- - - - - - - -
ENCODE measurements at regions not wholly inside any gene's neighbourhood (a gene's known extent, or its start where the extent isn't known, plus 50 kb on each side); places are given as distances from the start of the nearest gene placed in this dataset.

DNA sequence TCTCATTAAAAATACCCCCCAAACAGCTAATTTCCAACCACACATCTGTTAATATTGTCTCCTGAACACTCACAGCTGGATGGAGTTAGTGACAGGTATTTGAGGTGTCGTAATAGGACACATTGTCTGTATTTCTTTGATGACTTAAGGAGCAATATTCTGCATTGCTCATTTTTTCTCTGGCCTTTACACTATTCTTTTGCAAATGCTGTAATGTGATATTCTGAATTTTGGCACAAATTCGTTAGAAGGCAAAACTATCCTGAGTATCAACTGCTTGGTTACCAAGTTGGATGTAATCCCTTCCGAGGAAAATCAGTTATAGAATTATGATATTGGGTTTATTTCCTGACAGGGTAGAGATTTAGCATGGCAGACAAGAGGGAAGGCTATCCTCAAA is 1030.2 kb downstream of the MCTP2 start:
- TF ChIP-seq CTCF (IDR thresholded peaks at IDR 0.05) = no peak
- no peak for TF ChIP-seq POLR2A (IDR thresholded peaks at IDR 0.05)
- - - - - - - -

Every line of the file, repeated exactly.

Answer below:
ENCODE measurements at regions not wholly inside any gene's neighbourhood (a gene's known extent, or its start where the extent isn't known, plus 50 kb on each side); places are given as distances from the start of the nearest gene placed in this dataset.

DNA sequence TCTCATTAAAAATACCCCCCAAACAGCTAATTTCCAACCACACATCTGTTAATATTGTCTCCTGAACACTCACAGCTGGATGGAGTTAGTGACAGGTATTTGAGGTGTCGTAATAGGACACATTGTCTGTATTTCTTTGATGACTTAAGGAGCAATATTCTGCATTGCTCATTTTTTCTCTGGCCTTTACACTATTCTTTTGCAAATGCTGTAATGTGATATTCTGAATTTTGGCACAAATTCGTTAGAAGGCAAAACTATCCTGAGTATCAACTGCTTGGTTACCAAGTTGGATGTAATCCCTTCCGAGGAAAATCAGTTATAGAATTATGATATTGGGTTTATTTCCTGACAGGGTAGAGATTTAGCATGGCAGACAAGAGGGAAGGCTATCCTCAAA is 1030.2 kb downstream of the MCTP2 start:
- TF ChIP-seq CTCF (IDR thresholded peaks at IDR 0.05) = no peak
- no peak for TF ChIP-seq POLR2A (IDR thresholded peaks at IDR 0.05)